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The value of animatronic robot pets for residents of Care South Homes

Graham Brittain, Director of Residential Care at Care South

At Care South we are continually looking for innovative new approaches to evolve and enhance the excellent care we provide to residents at our homes across the South of England. We recently introduced robotic pets at two of our care homes, Kenwith Castle in Abbotsham, near Bideford and Templeman House in Bournemouth and their impact has been extremely positive.

The special animatronic pets respond to touch and speech and these interactive qualities have been shown in a number of research studies to reduce isolation, promote sensory engagement and stimulate memories.  The robot pets are used to complement the regular visits we have from live animals via our work with organisations such as Caring Canines and PAT dogs, as well as more unusual creatures such as alpacas, guinea pigs, rabbit and birds of prey.   Whilst these visits are immensely enjoyed by our residents from time to time, animatronic pets allow residents to enjoy similar benefits at any time, and for longer periods.

Animatronic pets were first introduced at Kenwith Castle six months ago, and the home now has a robot dog called KC and Keno, a pony. Meanwhile, Biscuit the dog was presented to Templeman House earlier this year. The new pets have proved a huge success amongst the residents, providing stimulation, comfort and companionship. Whilst the residents readily recognise that the pets are not real, their life-like appearance and interactive nature encourages residents to engage with them.

The potential benefits of robotic pets has been shown by research into PARO, a robotic therapy seal first developed in Japan.  The work with PARO demonstrated that they can reduce stress and isolation, promote social interaction, facilitate emotional expression, and improve mood and speech fluency in residents living with dementia.

Early indications from our own care home trials tend to support this research. The residents love having the pets close at hand, so they can stroke them and give them lots of cuddles. Their engaging nature encourages the residents to interact with them and they have certainly become a talking point for our staff, residents and their families.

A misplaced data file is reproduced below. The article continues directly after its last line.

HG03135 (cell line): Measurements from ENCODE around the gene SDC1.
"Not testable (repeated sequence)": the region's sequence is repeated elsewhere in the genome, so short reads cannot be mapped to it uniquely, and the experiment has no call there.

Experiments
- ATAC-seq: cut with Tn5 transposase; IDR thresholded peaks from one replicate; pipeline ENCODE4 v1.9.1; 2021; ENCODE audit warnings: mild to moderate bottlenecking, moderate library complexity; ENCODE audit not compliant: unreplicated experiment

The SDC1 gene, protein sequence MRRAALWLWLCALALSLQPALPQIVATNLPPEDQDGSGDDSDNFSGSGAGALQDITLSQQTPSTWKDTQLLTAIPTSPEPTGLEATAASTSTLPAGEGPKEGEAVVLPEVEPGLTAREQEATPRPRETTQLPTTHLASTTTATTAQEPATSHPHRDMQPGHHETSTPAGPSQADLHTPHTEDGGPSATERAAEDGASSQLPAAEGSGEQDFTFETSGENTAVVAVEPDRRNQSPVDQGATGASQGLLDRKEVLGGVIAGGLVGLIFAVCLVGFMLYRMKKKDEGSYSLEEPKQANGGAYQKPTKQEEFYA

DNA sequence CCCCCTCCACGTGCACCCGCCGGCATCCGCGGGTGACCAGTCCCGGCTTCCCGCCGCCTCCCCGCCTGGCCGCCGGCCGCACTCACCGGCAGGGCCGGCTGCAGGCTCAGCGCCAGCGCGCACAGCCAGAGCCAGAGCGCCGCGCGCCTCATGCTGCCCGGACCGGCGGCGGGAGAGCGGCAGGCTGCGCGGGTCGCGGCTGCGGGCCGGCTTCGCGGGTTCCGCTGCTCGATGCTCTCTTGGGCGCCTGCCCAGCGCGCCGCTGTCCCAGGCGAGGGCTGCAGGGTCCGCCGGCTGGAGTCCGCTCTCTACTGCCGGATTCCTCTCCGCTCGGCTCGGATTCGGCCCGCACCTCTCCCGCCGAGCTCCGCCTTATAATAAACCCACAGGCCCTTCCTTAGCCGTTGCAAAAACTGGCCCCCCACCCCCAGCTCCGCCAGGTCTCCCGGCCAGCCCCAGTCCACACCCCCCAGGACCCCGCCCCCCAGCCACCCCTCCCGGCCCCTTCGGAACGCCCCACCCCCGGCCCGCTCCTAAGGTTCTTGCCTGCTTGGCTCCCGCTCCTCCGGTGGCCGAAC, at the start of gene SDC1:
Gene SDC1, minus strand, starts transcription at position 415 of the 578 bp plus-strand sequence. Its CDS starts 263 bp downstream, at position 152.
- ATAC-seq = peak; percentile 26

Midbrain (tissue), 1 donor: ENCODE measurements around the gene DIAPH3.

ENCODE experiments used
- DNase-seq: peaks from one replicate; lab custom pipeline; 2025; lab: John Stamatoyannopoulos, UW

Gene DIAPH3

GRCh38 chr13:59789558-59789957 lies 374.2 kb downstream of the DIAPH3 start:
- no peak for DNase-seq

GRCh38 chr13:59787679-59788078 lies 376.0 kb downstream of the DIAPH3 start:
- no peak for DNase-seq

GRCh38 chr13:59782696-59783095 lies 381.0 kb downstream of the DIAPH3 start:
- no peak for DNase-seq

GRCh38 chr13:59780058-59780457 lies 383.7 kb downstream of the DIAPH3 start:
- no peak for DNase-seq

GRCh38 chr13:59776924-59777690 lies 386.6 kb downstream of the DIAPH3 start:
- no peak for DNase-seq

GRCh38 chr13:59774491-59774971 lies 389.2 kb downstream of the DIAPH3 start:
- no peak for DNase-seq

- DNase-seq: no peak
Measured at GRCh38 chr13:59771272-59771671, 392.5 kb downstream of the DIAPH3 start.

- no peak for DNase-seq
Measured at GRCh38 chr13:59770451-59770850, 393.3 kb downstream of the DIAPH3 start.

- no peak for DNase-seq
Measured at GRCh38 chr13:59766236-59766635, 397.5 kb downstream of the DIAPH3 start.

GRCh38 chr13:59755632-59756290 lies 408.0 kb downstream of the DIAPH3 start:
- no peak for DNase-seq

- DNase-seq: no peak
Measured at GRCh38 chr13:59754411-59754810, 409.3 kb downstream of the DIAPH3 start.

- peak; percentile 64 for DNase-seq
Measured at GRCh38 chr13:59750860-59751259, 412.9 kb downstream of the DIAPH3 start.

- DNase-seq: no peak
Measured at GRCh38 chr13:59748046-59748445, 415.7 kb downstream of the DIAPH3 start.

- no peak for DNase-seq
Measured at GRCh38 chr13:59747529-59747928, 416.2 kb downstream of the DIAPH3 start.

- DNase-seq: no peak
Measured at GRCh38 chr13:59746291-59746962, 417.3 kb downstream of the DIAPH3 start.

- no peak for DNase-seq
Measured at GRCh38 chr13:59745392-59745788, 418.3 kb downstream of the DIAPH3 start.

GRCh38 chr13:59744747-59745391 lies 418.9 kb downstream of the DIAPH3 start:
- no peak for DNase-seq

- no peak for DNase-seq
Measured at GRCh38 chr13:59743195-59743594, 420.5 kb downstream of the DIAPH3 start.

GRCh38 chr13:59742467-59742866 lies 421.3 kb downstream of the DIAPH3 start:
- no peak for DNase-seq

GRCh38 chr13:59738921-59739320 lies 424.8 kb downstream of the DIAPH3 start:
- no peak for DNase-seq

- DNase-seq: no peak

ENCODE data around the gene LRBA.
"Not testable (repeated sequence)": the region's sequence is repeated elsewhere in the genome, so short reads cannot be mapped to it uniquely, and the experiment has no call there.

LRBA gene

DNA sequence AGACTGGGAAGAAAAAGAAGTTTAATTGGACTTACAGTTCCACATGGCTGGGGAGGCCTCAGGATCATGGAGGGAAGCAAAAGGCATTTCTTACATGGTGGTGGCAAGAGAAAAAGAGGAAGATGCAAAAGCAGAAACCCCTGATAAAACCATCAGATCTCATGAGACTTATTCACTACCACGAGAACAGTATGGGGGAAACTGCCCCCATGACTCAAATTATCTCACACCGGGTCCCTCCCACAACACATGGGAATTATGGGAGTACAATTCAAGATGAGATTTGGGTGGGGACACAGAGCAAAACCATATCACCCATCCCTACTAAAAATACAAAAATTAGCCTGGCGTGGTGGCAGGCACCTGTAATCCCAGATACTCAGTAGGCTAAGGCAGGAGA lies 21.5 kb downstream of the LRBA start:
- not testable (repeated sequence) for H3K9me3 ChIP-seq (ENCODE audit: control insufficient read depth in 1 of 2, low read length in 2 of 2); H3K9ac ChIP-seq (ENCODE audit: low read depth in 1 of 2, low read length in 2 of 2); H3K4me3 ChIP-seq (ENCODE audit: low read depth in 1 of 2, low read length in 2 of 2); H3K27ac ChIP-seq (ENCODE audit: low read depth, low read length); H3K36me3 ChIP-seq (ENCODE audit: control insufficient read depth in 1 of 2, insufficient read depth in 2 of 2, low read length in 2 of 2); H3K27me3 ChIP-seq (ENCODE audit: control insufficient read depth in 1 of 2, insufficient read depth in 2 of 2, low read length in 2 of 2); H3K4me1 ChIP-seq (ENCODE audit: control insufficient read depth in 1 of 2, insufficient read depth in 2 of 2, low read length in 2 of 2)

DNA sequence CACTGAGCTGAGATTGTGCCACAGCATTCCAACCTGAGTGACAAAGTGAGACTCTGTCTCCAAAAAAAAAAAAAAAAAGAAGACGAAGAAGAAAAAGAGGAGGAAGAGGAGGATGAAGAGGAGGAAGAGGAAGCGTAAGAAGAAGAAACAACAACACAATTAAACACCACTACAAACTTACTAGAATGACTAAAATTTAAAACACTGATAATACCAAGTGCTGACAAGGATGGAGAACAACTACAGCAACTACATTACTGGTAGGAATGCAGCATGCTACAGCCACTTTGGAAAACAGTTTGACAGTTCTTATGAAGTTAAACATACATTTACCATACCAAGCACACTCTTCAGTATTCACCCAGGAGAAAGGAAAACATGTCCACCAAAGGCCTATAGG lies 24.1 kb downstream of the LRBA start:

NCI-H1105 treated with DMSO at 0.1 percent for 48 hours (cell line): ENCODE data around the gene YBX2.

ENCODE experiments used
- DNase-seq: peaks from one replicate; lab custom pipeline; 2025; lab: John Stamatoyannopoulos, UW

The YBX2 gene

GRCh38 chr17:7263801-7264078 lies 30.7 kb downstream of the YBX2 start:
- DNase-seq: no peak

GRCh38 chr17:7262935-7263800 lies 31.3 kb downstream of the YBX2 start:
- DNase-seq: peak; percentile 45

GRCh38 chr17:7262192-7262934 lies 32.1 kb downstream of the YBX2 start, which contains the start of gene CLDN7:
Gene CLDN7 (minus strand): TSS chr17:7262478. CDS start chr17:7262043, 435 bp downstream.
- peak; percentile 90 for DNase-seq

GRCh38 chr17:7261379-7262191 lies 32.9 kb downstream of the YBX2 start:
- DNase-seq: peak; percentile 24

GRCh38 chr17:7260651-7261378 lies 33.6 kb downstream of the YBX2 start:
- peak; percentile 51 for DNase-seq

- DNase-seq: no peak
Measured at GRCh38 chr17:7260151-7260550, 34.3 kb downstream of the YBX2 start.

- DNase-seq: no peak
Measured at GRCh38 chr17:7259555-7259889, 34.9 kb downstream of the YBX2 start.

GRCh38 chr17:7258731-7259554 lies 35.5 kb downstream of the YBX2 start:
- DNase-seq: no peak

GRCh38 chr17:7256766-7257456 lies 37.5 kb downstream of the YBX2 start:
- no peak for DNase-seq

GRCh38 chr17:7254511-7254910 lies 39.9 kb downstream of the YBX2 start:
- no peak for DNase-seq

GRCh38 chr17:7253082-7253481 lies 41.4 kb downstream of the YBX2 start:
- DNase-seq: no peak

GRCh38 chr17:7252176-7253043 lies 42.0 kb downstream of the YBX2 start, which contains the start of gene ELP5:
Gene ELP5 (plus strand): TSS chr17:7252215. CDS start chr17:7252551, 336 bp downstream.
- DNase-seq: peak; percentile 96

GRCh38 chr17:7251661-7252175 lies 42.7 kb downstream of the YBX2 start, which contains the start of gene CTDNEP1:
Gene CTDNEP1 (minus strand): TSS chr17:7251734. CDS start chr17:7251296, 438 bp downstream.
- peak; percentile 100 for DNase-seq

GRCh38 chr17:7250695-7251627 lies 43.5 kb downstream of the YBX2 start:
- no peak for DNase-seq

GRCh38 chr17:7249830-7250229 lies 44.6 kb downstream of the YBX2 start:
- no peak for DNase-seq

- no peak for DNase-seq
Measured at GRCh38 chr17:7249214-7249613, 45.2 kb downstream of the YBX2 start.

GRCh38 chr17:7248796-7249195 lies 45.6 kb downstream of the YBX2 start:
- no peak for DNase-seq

Residents can often be found petting the robotic pets and reminiscing with one another about animals they owned previously and in childhood. Since their introduction to the homes, staff have seen improvements in some residents’ social interactions, particularly for those living with dementia. The robotic pets have also proved beneficial to residents in end of life care, who have taken comfort from the chance to touch and stroke the dogs, with carers noting the soothing effect they have and the pleasure displayed on their faces.

Following the successful trial of the robotic pets, we plan to roll them out to our other care homes across the south of England, which cater for those with dementia. As two of the first homes in the UK to introduce these pets and highlight their use for our residents in the media, the response from the general public has been overwhelming and we have received many enquiries from relatives, friends and indeed other care homes keen to source the pets for themselves. We are proud to be leading the way and sharing our experience with innovative new care practices.


Edel Harris





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